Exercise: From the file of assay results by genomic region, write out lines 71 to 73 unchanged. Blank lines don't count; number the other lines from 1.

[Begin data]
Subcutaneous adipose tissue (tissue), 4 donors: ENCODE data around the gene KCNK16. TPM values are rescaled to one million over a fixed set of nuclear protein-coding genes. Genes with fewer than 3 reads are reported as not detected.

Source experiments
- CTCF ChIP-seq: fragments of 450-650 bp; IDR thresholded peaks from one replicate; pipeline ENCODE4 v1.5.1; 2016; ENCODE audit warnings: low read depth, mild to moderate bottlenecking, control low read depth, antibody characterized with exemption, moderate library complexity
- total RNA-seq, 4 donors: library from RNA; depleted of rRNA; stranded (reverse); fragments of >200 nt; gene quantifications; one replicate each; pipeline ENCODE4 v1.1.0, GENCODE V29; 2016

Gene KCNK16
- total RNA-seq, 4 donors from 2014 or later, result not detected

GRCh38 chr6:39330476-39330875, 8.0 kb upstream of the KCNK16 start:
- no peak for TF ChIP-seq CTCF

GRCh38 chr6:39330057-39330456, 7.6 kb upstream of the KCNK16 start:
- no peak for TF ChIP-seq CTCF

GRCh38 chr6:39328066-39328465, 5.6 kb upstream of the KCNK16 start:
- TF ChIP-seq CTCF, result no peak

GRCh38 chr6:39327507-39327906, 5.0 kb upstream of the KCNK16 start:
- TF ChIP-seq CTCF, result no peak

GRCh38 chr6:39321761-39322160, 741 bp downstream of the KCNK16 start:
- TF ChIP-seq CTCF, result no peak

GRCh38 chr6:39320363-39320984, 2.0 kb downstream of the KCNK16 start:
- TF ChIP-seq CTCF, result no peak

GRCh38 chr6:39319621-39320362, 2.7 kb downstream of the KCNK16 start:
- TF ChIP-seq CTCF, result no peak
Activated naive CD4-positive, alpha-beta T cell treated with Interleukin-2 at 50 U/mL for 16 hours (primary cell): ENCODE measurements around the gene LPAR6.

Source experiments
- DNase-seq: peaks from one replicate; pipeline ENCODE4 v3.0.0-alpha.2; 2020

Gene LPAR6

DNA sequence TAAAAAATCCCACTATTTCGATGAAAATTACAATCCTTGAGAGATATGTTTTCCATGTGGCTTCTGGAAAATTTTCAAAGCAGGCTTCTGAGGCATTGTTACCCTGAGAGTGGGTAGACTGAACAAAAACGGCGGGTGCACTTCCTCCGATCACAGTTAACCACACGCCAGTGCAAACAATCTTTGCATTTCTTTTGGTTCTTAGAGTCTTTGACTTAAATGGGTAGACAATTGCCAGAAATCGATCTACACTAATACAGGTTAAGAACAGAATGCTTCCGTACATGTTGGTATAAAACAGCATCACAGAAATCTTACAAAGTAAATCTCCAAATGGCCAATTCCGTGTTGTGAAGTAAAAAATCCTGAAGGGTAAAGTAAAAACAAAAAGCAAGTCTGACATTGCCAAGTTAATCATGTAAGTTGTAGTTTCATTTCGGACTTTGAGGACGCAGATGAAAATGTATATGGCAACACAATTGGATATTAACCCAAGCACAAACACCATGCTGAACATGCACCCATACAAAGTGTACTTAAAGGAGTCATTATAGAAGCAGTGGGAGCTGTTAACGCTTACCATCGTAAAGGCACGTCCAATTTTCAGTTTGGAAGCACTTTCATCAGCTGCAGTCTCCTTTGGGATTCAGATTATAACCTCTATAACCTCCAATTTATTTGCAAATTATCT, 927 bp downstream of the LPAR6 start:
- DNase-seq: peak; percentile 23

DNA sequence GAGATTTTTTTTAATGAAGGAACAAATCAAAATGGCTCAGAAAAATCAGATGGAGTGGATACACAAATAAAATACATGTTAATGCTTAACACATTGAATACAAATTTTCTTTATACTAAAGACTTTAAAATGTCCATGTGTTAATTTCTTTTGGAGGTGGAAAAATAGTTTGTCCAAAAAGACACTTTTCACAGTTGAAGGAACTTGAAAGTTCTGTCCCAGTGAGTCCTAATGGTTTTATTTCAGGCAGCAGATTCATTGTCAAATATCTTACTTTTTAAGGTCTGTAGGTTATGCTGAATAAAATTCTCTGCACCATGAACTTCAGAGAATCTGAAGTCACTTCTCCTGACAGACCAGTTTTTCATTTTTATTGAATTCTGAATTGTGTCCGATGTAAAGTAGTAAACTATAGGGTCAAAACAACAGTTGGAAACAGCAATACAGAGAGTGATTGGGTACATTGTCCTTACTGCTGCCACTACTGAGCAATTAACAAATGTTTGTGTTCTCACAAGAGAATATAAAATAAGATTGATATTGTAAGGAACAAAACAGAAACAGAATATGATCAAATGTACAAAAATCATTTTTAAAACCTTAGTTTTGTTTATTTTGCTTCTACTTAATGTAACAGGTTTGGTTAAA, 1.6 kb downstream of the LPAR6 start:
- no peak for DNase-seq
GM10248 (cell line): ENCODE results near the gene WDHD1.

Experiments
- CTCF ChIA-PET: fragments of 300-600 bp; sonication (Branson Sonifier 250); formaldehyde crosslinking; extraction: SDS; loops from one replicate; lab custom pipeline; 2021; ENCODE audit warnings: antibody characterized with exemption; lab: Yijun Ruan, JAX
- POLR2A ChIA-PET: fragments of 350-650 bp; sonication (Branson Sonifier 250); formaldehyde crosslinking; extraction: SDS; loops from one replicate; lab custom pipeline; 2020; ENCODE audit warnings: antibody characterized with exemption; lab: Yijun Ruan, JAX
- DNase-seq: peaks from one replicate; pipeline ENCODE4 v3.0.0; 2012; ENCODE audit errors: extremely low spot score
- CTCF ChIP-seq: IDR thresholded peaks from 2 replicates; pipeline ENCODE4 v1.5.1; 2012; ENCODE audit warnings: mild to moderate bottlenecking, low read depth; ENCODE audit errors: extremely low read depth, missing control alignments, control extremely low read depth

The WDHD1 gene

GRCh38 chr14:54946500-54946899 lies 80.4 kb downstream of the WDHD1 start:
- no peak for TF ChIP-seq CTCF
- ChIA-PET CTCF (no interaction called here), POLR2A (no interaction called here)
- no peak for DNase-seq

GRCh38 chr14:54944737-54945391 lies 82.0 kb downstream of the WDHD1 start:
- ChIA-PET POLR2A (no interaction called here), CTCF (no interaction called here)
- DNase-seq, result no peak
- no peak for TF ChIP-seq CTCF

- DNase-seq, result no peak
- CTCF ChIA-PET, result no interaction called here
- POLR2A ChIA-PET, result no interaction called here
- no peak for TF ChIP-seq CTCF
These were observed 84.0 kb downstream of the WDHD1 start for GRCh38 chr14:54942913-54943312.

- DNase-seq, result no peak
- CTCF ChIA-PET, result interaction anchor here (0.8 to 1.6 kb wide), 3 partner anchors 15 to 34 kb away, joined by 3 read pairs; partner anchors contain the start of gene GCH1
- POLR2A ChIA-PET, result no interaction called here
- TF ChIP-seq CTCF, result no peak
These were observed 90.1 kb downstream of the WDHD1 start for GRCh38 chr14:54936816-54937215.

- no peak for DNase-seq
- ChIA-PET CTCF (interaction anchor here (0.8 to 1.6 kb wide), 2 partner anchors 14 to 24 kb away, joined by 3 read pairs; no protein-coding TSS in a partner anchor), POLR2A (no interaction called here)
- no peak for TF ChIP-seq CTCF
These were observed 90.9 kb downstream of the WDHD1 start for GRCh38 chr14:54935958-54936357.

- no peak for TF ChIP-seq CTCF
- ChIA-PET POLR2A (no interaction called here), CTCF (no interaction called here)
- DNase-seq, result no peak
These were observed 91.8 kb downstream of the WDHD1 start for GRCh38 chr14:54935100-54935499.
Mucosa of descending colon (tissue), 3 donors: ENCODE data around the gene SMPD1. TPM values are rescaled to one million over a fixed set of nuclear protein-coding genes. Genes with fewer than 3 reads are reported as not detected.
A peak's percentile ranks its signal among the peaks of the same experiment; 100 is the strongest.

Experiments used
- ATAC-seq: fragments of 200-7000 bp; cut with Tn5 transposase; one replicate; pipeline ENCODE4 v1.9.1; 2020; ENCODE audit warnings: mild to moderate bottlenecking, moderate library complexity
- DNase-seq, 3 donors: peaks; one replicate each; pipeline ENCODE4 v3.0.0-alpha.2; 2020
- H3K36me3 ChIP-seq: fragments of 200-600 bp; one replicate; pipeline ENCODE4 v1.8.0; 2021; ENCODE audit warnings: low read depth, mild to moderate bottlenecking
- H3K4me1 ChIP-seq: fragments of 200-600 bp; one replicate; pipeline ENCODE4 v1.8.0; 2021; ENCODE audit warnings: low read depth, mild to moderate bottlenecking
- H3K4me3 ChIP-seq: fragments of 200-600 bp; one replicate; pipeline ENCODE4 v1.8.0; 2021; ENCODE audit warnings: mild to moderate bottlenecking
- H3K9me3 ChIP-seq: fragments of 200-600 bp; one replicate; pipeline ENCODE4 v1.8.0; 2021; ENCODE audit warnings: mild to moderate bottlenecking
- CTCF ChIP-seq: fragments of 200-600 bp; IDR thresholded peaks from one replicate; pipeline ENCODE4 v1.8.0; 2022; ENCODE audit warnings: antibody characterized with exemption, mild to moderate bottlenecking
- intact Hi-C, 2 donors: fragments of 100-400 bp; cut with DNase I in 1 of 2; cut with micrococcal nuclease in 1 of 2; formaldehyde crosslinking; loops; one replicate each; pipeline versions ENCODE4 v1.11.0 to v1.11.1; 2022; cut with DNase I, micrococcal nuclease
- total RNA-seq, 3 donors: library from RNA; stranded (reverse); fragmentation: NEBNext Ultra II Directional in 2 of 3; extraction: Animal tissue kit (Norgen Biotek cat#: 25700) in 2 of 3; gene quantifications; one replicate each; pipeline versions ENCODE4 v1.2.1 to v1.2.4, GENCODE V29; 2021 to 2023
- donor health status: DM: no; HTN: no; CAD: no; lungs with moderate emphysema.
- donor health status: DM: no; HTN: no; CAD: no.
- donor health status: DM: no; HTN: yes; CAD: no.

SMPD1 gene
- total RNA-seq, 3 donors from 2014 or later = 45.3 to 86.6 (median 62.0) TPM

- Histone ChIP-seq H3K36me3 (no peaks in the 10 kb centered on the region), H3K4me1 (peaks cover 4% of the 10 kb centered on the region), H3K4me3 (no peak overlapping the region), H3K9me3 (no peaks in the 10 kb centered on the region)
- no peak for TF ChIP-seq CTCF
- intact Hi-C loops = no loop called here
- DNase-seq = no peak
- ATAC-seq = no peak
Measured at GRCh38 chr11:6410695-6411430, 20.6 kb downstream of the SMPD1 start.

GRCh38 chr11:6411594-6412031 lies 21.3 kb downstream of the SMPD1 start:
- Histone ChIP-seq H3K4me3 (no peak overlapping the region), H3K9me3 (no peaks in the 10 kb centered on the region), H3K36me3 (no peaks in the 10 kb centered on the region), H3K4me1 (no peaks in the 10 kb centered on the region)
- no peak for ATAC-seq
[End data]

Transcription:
- CTCF ChIP-seq: fragments of 200-600 bp; IDR thresholded peaks from one replicate; pipeline ENCODE4 v1.8.0; 2022; ENCODE audit warnings: antibody characterized with exemption, mild to moderate bottlenecking
- intact Hi-C, 2 donors: fragments of 100-400 bp; cut with DNase I in 1 of 2; cut with micrococcal nuclease in 1 of 2; formaldehyde crosslinking; loops; one replicate each; pipeline versions ENCODE4 v1.11.0 to v1.11.1; 2022; cut with DNase I, micrococcal nuclease
- total RNA-seq, 3 donors: library from RNA; stranded (reverse); fragmentation: NEBNext Ultra II Directional in 2 of 3; extraction: Animal tissue kit (Norgen Biotek cat#: 25700) in 2 of 3; gene quantifications; one replicate each; pipeline versions ENCODE4 v1.2.1 to v1.2.4, GENCODE V29; 2021 to 2023